Things To Do in Taos | Blue Sky Retreat Center
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Hike The Yerba Canyon Trail #61

The Yerba Canyon Trail #61 is on the way to Taos Ski Valley.  It is nice and cool because the trail goes across the stream over and over again.  This is a moderate hike

Hike The Elliot Barker Trail

The Elliot Barker Trail is a beautiful trail (moderate) between Taos and Angel Fire.  You will see lots of wild flowers in the spring and early summer.  The trail is mostly in the shade.

The Native American Sweat Lodge Ceremony

The Taos Pueblo People have built a traditional Native American Sweat Lodge on the property of Blue Sky.  The sweat lodge ceremony is an intense process of cleansing, healing and connection to your ancestors, your community and God.  It is hot, dark, loud and in close proximity with others.  Please allow at least 3 hours for the experience and the time to rest up.  To schedule a sweat lodge, we must have a minimum of 10 people.  Contact Albina with questions 713-443-6466

Restaurant Recommendations

Manzanita Market on the plaza – amazing sandwiches, coffee and homemade ice cream

Taos Cow – breakfast, sandwiches and ice cream in Arroyo Secco on the way to Taos Ski Valley

The Burger Stand at Taos Ale House: great burgers and beer

The Taproom at the Taos Mesa Brewing – amazing pizza, salads, appetizers and beer/wine

Love Apple: fancy, eclectic, cash only

Lamberts: fancy, really good

Medleys: a little bit of a drive, but super cute, exquisite food, good wine

The Millicent Rogers Museum and New Mexico Indian Pueblos

Home to Kit Carson


Home to Kit Carson, The Millicent Rogers Museum and New Mexico Indian Pueblos, Taos offers a kaleidoscope of things to do. Activities include skiing/snowboarding, mountain biking, hiking, star gazing, bird watching, llama trekking, ballooning, white-water rafting and much more.

Taos was widely known as The Soul of the Southwest, until it recently adopted a new official slogan, Life at a Higher Level. This refers to the strong artistic, cultural and spiritual currents palpable here, as well as the 7000-foot altitude.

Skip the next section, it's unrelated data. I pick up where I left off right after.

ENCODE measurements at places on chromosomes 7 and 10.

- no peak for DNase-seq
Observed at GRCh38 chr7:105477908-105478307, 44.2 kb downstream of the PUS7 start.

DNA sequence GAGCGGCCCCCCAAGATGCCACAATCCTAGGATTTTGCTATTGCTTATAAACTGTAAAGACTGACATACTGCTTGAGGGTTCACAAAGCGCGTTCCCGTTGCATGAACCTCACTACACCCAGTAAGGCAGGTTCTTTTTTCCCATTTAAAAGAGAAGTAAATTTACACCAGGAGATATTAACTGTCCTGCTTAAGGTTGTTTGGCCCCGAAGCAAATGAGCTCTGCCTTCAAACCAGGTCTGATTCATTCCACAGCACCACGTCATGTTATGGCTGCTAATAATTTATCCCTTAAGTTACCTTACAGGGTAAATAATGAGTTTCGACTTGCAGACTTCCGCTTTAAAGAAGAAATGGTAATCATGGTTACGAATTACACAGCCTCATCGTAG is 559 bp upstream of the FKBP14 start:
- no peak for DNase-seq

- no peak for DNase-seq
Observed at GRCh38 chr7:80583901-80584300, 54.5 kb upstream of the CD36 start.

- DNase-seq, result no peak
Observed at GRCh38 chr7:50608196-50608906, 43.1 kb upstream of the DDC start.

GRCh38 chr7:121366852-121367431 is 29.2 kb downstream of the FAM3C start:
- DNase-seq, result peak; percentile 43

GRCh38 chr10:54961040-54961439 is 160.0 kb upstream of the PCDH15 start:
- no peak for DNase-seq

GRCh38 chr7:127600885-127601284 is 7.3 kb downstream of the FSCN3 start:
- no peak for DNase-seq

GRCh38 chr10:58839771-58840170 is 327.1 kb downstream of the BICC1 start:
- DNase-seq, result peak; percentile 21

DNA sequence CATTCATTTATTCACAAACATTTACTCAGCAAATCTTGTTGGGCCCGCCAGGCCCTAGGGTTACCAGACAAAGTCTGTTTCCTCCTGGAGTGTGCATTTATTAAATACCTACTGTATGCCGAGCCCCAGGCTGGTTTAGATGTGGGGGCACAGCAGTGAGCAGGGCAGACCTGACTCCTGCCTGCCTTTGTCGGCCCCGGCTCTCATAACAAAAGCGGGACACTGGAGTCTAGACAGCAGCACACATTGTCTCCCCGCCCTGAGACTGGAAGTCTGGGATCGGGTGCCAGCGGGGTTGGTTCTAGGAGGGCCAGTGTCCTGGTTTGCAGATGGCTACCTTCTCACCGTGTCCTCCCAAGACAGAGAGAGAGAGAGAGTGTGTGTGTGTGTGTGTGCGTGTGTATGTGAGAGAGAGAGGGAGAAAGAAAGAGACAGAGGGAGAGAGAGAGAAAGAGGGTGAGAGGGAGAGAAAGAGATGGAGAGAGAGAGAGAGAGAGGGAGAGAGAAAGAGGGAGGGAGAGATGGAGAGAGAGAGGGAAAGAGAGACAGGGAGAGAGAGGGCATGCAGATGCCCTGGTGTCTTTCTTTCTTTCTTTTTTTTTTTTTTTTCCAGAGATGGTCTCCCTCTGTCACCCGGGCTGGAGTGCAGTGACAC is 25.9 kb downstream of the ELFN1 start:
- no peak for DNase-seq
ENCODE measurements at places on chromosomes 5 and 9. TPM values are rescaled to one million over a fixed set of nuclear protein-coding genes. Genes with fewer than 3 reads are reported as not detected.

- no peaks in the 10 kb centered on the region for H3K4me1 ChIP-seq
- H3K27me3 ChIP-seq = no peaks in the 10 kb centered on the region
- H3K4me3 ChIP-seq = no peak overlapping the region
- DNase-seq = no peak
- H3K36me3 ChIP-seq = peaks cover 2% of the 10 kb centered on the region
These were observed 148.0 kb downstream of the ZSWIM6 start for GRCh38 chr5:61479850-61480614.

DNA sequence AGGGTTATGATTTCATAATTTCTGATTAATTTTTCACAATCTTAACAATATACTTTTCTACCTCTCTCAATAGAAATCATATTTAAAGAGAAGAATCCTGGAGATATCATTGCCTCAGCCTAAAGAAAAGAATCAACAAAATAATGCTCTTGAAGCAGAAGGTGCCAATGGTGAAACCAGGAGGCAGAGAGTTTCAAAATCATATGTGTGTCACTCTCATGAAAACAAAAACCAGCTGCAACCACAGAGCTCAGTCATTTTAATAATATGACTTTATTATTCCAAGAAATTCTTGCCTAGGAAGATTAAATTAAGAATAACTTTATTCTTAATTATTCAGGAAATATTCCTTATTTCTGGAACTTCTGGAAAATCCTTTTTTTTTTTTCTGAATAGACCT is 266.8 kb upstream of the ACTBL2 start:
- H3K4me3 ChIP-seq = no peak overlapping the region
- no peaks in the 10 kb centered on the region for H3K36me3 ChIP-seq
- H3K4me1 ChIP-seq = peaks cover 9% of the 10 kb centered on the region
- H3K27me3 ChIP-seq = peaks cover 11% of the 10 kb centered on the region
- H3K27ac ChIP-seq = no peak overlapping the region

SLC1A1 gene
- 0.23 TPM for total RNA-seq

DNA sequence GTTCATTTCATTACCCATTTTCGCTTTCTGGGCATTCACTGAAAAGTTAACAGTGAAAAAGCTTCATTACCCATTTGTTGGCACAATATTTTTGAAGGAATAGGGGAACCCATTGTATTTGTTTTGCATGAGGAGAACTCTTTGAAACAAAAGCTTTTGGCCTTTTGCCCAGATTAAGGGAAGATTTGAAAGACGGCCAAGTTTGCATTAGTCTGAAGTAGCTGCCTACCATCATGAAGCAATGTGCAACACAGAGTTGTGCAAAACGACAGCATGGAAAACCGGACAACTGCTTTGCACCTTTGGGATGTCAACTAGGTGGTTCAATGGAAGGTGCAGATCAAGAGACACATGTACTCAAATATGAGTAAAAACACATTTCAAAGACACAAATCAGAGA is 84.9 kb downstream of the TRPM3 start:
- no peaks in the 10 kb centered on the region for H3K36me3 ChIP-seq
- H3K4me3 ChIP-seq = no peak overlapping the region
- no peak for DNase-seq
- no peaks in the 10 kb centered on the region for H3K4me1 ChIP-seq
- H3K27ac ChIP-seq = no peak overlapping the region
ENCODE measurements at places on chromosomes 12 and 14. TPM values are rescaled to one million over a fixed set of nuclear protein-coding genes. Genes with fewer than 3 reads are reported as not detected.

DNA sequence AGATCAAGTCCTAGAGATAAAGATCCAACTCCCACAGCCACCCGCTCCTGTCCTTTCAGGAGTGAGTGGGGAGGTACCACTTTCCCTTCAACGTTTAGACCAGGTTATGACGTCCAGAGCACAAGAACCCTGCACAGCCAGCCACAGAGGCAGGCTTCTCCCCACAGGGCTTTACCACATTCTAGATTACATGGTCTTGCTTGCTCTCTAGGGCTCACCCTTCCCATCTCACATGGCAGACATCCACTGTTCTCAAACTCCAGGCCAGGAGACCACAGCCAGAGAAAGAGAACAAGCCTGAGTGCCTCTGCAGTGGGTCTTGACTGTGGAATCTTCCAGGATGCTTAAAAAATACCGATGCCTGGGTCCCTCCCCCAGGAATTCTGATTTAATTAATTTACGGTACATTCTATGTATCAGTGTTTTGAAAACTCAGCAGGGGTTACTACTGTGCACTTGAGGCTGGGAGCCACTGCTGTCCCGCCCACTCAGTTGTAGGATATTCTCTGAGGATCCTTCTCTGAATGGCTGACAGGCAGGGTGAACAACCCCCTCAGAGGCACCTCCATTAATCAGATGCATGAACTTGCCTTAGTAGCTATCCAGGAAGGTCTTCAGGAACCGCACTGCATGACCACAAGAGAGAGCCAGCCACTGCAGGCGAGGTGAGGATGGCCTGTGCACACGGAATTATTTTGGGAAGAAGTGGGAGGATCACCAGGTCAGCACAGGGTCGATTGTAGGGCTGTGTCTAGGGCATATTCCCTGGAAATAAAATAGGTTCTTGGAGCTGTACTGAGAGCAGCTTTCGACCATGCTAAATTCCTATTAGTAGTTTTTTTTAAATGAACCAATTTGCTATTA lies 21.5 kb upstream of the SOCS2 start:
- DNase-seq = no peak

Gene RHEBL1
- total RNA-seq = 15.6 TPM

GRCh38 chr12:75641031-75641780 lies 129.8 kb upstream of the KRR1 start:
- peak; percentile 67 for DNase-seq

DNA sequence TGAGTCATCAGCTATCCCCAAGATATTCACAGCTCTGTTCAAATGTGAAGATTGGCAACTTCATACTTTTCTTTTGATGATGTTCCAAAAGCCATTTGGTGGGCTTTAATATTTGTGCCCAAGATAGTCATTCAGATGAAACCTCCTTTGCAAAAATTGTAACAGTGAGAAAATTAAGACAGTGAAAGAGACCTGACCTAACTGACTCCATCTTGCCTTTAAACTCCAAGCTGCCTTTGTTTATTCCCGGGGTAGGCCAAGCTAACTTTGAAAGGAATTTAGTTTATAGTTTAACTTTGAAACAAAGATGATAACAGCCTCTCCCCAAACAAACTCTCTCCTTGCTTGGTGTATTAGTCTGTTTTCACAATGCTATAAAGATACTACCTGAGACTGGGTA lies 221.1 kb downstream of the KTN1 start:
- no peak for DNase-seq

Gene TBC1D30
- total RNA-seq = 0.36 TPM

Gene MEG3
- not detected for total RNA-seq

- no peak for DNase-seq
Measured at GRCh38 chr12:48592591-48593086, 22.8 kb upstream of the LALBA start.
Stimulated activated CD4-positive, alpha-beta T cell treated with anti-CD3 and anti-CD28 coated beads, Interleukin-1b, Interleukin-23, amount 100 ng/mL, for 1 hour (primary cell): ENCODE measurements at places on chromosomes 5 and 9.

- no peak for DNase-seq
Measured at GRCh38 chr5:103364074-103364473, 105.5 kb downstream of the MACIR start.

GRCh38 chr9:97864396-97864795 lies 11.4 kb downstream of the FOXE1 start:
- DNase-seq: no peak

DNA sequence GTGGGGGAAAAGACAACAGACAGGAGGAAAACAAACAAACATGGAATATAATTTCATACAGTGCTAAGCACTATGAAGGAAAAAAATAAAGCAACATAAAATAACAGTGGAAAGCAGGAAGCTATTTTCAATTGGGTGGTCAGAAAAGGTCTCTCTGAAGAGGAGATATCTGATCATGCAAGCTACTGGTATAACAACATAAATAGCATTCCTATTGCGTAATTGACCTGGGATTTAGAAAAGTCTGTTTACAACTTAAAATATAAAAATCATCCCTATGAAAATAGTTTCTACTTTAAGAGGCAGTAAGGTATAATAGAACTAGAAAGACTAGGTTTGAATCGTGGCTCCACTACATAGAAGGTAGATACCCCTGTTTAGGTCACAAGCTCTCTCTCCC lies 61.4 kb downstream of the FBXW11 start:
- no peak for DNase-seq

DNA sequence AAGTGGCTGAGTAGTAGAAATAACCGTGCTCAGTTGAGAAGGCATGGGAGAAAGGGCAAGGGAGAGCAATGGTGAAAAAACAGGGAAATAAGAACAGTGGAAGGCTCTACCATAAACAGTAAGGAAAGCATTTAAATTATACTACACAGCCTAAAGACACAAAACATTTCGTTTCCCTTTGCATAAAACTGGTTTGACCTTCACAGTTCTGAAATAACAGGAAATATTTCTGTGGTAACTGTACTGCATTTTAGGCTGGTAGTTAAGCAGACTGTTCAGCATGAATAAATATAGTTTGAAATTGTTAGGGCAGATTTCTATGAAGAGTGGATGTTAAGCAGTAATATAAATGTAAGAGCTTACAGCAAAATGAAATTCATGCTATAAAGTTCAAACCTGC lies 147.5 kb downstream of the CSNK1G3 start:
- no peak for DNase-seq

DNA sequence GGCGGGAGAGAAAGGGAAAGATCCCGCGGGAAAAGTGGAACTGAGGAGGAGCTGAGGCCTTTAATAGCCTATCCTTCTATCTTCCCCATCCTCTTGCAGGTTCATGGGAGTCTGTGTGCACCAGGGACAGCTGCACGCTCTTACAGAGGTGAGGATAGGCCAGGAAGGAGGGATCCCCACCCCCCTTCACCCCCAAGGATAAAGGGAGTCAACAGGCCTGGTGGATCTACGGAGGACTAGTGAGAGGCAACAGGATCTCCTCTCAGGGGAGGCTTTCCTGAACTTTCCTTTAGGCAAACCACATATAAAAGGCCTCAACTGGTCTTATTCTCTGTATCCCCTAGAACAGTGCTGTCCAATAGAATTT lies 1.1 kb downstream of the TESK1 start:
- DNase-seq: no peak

Walk the Labyrinth

(located on the property of Blue Sky Retreat at Historic San Geronimo Lodge)

Native Americans, Greeks, Celts and Mayans all used labyrinths. During the crusades, labyrinths represented the pilgrimage to the Holy Land. Today, they are used for reflection, self-understanding, meditation and prayer.


Unlike mazes, labyrinths have no dead ends. There is only one path leading to the center, and out again.


Labyrinth walking is a simple form of focused walking meditation. Studies have shown that focused walking meditations are highly efficient at reducing anxiety, lowering blood pressure and promoting restful sleep.


When you walk to the center and out again, you will have physically traveled about a quarter mile. Spiritually, your journey may be much longer, even touching the infinite.

Preparing for Your Walk

  • Each person’s labyrinth walk is a personal experience. How one walks and what one receives may differ with each walk. Sanctify your walk at the beginning and the end, with a heartfelt sign, word or gesture.
  • Some people us the walk for clearing the mind, for centering or for prayer. Others enter with a question or concern. The time in the center can be used for reflection, prayer, worship, orseeking contact with the Divine and listening in receptivity. Be open.
  • What you receive can be integrated on the walk out. Your walk may be a profound experience or even a healing one. Insights may be immediate or may surface in the days and weeks to come.
  • Walking the labyrinth can help us connect to ourselves, to the vast mystery of creation, even to the Creator.

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Winter Sports: Taos Ski Valley

Taos Ski Valley is a world class ski resort appealing to expert skiers (Over 50% of slopes are Black Diamond or Double Black Diamond). The Taos Ski Valley also is known for its first rate children’s ski school. Taos Chile Line runs a regular shuttle bus to Taos Ski Valley during ski season. Angel Fire is a newer ski area with more gentle slopes, but it has plenty of intermediate to expert runs. Both resorts allow skiing and snowboarding and they are 20-30 minutes from San Geronimo Lodge. Red River Ski Area has a ski / snowboard mountain that is great to learn on. All of these locations have nearby cross-country skiing.